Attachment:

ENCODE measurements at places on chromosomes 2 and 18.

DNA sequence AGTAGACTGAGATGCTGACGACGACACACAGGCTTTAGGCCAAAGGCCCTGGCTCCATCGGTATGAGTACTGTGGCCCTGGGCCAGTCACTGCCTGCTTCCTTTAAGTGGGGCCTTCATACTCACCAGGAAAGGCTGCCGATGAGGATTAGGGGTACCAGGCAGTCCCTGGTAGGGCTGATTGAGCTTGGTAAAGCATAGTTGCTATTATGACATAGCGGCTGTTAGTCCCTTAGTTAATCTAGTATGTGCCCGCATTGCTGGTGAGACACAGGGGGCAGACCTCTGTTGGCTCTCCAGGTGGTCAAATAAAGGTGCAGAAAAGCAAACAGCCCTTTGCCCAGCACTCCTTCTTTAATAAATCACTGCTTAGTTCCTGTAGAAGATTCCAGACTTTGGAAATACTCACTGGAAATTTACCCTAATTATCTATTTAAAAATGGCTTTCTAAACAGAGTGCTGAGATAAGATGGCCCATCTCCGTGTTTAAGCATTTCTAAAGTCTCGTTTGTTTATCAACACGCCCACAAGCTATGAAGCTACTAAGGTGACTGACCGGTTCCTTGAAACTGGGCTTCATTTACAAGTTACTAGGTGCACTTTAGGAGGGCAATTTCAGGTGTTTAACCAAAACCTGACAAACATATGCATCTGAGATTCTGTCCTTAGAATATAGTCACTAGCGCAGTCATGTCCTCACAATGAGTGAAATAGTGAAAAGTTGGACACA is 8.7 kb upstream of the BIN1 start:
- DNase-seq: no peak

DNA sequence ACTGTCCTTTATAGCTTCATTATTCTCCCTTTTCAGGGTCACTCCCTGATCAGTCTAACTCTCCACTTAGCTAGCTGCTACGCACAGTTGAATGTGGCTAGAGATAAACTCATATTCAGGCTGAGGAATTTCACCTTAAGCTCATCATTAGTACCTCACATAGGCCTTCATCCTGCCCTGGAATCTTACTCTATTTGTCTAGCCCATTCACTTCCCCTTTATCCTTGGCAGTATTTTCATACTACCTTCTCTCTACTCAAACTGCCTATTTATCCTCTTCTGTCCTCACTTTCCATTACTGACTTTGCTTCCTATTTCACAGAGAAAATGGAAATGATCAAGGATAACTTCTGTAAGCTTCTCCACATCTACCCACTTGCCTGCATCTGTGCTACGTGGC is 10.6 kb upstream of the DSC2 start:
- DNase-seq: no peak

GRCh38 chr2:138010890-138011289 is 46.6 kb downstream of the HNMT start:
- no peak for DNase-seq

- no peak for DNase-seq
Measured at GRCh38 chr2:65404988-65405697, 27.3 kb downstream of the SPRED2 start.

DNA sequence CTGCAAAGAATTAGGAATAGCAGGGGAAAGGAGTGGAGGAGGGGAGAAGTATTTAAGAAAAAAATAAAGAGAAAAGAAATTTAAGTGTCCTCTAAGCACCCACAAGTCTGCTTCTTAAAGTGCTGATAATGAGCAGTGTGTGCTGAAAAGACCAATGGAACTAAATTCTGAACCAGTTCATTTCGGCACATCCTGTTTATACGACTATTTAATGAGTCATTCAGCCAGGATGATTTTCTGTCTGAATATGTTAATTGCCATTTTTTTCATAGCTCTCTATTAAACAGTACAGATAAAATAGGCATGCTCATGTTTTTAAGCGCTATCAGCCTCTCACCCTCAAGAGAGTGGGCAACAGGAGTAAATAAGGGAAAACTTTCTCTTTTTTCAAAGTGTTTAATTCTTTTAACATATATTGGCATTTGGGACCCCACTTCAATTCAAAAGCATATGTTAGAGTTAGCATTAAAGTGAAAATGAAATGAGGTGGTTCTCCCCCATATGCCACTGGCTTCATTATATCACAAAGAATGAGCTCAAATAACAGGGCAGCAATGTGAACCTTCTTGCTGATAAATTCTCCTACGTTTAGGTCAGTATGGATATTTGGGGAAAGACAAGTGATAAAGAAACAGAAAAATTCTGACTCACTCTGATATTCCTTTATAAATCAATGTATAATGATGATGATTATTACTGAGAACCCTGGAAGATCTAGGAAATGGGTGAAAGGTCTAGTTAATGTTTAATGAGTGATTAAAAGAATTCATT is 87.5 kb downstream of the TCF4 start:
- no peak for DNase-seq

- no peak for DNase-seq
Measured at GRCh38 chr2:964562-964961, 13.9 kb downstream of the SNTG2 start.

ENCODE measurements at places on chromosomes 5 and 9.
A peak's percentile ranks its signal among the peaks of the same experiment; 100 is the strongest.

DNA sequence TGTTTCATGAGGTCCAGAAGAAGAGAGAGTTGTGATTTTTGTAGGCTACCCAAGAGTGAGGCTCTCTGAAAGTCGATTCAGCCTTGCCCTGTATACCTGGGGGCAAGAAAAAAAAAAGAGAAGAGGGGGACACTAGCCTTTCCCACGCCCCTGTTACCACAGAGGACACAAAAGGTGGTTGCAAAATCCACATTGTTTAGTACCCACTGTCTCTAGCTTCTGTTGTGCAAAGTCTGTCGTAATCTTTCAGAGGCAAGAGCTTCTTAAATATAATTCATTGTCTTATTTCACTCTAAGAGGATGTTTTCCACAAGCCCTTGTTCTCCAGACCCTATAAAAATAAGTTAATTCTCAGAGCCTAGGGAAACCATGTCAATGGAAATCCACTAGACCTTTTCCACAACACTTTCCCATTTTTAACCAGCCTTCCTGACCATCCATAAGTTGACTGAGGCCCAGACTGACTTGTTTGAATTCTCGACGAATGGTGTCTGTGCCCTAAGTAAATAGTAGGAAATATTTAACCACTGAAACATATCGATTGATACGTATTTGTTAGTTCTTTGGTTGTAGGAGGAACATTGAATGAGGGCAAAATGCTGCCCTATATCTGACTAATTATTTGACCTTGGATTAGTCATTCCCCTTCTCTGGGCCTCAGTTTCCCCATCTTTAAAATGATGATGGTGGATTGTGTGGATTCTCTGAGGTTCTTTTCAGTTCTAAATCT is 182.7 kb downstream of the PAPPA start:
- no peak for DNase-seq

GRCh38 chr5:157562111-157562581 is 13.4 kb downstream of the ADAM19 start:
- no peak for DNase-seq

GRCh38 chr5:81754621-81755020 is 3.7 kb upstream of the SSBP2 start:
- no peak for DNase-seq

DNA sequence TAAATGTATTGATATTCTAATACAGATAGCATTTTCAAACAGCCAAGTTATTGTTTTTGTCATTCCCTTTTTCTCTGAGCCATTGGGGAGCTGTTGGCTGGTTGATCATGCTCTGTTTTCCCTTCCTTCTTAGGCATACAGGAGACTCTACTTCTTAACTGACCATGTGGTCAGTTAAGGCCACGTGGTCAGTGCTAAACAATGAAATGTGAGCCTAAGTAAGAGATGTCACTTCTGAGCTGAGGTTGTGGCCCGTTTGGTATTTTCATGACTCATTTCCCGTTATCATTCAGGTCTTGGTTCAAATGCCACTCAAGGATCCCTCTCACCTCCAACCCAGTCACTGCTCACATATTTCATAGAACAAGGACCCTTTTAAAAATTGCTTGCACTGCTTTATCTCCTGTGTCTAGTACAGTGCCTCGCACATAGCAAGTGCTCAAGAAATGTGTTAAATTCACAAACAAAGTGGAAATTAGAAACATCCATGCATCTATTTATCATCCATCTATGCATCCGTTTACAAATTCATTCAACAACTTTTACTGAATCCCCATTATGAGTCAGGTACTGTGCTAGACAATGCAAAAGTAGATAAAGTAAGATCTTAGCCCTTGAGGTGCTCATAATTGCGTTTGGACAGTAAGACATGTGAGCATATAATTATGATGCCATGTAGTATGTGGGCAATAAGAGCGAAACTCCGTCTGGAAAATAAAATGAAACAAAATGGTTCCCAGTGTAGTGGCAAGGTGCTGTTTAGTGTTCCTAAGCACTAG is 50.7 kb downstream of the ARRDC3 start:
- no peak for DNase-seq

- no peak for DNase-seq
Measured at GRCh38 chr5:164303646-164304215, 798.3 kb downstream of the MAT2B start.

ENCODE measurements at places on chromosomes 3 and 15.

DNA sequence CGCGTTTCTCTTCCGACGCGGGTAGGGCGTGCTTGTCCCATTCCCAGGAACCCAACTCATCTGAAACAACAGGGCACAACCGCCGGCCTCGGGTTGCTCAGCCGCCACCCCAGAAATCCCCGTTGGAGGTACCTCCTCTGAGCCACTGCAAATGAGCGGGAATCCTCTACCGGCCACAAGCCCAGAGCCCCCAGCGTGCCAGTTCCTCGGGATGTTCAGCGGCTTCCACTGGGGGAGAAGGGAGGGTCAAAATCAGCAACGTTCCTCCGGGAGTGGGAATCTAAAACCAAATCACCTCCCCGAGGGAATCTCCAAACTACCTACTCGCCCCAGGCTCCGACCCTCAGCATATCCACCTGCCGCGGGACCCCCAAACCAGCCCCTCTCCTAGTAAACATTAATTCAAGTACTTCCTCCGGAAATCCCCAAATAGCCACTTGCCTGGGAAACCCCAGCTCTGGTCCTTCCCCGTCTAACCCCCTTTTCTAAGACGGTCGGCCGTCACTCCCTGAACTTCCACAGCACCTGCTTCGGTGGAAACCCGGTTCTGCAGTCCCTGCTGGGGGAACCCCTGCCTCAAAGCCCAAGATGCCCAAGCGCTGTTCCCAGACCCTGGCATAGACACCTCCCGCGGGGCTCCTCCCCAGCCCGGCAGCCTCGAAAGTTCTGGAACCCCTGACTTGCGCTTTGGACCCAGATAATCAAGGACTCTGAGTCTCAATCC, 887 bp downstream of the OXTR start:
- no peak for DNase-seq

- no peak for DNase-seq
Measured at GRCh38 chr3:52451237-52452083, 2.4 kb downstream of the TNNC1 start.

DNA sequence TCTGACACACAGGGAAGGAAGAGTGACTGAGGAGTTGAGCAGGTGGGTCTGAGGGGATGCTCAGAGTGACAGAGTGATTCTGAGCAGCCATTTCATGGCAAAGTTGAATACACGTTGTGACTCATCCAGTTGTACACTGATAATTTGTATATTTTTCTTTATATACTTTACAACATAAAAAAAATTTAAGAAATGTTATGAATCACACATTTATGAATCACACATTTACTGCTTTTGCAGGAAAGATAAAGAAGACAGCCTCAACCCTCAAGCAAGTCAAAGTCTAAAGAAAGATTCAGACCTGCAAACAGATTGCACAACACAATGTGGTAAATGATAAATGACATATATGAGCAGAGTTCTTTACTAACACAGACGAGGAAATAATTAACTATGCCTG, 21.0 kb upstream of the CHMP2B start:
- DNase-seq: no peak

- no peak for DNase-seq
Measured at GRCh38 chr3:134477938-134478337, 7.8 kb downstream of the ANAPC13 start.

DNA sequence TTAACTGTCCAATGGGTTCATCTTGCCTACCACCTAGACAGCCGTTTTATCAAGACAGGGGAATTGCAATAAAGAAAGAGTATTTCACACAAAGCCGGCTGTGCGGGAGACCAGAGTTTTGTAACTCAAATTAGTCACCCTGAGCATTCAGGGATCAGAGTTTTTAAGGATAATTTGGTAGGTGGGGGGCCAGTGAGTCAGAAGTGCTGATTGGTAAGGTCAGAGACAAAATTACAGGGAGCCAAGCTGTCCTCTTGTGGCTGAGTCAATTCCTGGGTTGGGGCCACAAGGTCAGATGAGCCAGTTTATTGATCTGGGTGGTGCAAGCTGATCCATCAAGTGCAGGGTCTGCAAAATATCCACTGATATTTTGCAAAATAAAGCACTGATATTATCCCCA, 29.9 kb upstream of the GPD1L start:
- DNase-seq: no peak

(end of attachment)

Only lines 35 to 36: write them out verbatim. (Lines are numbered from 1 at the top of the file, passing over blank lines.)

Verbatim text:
DNA sequence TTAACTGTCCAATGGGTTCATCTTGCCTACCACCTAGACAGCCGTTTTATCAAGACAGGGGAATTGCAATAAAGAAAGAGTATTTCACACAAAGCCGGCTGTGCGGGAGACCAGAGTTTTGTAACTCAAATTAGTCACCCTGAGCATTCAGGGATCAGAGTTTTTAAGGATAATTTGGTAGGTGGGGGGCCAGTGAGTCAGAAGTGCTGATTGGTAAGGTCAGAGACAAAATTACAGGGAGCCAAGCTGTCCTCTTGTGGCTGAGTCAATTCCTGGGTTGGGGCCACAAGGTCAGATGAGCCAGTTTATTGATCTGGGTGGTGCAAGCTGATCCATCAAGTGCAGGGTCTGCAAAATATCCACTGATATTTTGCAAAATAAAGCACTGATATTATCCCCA, 29.9 kb upstream of the GPD1L start:
- DNase-seq: no peak